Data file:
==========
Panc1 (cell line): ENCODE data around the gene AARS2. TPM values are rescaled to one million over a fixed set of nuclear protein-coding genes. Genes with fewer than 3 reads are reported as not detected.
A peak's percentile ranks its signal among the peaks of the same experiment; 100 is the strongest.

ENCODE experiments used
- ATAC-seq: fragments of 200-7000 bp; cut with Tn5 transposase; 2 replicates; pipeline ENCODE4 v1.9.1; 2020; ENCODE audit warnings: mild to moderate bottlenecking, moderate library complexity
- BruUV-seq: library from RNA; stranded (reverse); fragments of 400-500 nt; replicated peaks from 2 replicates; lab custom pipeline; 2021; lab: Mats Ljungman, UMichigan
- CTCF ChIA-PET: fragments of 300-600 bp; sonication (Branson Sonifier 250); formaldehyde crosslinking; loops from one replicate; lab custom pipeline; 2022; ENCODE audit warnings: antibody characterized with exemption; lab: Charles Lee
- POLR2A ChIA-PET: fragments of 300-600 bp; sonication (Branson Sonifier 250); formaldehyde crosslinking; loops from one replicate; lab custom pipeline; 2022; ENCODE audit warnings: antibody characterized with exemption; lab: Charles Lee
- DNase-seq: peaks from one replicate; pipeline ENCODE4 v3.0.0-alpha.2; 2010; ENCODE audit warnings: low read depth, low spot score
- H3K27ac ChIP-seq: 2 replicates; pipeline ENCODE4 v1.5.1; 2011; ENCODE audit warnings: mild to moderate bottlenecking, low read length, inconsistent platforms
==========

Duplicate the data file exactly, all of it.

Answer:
Panc1 (cell line): ENCODE data around the gene AARS2. TPM values are rescaled to one million over a fixed set of nuclear protein-coding genes. Genes with fewer than 3 reads are reported as not detected.
A peak's percentile ranks its signal among the peaks of the same experiment; 100 is the strongest.

ENCODE experiments used
- ATAC-seq: fragments of 200-7000 bp; cut with Tn5 transposase; 2 replicates; pipeline ENCODE4 v1.9.1; 2020; ENCODE audit warnings: mild to moderate bottlenecking, moderate library complexity
- BruUV-seq: library from RNA; stranded (reverse); fragments of 400-500 nt; replicated peaks from 2 replicates; lab custom pipeline; 2021; lab: Mats Ljungman, UMichigan
- CTCF ChIA-PET: fragments of 300-600 bp; sonication (Branson Sonifier 250); formaldehyde crosslinking; loops from one replicate; lab custom pipeline; 2022; ENCODE audit warnings: antibody characterized with exemption; lab: Charles Lee
- POLR2A ChIA-PET: fragments of 300-600 bp; sonication (Branson Sonifier 250); formaldehyde crosslinking; loops from one replicate; lab custom pipeline; 2022; ENCODE audit warnings: antibody characterized with exemption; lab: Charles Lee
- DNase-seq: peaks from one replicate; pipeline ENCODE4 v3.0.0-alpha.2; 2010; ENCODE audit warnings: low read depth, low spot score
- H3K27ac ChIP-seq: 2 replicates; pipeline ENCODE4 v1.5.1; 2011; ENCODE audit warnings: mild to moderate bottlenecking, low read length, inconsistent platforms